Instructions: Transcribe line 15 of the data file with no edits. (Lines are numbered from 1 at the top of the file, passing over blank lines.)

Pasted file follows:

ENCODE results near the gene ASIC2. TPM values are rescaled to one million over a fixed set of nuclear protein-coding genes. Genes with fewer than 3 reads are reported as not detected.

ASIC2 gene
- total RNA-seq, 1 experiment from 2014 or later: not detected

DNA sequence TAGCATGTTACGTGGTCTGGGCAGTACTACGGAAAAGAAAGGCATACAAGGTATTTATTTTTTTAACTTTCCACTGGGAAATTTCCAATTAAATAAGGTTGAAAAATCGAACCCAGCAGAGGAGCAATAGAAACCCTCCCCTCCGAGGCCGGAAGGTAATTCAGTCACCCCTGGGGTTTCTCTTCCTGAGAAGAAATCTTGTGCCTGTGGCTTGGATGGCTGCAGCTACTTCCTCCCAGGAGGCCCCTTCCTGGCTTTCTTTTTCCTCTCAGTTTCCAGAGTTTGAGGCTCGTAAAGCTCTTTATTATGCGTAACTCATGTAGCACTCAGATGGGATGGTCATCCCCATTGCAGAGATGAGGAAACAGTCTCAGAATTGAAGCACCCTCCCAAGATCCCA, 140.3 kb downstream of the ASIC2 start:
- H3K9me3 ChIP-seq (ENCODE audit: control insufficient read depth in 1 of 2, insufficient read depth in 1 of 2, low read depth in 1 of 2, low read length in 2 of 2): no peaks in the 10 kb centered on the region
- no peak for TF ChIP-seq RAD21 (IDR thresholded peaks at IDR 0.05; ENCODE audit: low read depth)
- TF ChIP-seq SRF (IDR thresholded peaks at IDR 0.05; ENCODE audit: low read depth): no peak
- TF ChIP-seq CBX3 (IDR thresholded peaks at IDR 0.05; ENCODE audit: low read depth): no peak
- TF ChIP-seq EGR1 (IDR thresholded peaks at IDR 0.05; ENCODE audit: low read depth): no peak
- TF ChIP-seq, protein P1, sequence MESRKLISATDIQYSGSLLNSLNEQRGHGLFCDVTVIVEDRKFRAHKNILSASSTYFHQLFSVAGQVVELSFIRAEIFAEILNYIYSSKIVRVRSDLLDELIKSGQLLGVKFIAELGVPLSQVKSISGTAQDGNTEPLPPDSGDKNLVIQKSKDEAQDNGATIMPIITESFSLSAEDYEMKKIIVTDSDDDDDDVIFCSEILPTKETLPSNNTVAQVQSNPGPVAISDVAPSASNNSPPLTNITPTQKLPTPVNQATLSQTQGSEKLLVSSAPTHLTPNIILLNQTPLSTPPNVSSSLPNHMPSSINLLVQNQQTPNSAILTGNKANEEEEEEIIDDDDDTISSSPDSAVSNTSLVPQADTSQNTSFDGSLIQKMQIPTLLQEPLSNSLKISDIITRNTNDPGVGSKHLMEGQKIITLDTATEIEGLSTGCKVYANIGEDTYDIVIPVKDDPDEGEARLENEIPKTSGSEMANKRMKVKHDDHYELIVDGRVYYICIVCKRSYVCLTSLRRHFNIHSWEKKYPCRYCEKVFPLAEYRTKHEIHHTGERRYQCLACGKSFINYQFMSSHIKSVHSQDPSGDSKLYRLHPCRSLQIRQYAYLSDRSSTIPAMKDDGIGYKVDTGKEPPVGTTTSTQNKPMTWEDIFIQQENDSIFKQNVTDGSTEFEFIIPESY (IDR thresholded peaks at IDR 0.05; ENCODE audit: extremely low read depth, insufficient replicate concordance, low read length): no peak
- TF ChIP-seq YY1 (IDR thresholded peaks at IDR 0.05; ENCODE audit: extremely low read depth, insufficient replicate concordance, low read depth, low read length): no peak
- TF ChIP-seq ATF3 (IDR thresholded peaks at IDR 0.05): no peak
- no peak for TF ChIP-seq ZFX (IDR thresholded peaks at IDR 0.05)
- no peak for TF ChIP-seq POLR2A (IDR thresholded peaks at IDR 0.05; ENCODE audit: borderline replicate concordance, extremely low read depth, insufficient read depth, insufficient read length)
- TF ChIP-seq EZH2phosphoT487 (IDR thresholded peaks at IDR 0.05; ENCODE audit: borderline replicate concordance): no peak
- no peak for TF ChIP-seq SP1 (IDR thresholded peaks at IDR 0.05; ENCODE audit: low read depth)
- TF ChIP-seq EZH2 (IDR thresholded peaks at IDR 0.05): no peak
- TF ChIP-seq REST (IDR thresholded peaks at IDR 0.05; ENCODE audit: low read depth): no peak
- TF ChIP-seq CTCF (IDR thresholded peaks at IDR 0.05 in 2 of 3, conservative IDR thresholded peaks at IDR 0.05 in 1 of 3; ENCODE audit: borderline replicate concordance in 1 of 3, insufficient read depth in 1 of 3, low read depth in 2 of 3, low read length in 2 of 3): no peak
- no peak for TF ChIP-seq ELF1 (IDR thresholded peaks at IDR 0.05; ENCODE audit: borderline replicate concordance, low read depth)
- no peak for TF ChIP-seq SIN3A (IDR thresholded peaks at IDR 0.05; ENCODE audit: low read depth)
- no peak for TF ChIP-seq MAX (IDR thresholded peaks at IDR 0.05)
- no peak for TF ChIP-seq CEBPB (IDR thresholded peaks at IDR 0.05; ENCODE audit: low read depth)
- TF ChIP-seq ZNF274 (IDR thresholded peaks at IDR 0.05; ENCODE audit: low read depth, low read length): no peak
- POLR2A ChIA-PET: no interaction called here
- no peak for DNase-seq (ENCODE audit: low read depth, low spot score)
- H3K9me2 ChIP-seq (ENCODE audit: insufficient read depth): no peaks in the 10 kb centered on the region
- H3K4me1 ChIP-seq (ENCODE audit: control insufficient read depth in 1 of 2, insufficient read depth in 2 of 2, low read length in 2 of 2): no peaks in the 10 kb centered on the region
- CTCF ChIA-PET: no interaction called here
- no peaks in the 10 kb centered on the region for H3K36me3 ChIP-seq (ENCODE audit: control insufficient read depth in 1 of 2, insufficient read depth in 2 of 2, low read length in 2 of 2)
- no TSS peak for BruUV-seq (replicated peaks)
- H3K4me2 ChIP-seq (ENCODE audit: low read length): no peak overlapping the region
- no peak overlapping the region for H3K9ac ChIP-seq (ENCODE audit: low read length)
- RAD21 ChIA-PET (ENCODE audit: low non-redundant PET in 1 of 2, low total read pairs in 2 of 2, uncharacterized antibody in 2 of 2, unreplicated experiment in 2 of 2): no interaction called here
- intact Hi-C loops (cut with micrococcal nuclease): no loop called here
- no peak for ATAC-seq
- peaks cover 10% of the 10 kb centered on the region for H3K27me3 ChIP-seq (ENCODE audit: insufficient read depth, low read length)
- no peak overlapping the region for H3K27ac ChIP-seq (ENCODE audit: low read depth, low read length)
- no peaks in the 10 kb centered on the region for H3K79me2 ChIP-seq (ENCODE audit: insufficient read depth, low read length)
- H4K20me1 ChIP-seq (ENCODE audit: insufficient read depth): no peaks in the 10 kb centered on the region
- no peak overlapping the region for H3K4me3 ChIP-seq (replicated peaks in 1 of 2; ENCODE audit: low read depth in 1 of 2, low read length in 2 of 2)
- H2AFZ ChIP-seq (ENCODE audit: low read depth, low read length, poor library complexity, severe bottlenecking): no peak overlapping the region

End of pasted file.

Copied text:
- TF ChIP-seq EZH2phosphoT487 (IDR thresholded peaks at IDR 0.05; ENCODE audit: borderline replicate concordance): no peak